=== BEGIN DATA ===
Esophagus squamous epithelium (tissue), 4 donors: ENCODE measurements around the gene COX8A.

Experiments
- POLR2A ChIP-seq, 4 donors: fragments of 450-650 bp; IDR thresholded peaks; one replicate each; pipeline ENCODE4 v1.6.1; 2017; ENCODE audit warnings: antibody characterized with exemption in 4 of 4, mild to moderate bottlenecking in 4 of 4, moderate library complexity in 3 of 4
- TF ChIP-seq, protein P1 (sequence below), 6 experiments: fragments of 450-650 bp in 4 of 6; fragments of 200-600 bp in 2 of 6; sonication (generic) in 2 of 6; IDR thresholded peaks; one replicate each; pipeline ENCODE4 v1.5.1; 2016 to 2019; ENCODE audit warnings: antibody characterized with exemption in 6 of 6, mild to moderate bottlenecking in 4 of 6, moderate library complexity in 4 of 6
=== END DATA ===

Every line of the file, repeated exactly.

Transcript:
Esophagus squamous epithelium (tissue), 4 donors: ENCODE measurements around the gene COX8A.

Experiments
- POLR2A ChIP-seq, 4 donors: fragments of 450-650 bp; IDR thresholded peaks; one replicate each; pipeline ENCODE4 v1.6.1; 2017; ENCODE audit warnings: antibody characterized with exemption in 4 of 4, mild to moderate bottlenecking in 4 of 4, moderate library complexity in 3 of 4
- TF ChIP-seq, protein P1 (sequence below), 6 experiments: fragments of 450-650 bp in 4 of 6; fragments of 200-600 bp in 2 of 6; sonication (generic) in 2 of 6; IDR thresholded peaks; one replicate each; pipeline ENCODE4 v1.5.1; 2016 to 2019; ENCODE audit warnings: antibody characterized with exemption in 6 of 6, mild to moderate bottlenecking in 4 of 6, moderate library complexity in 4 of 6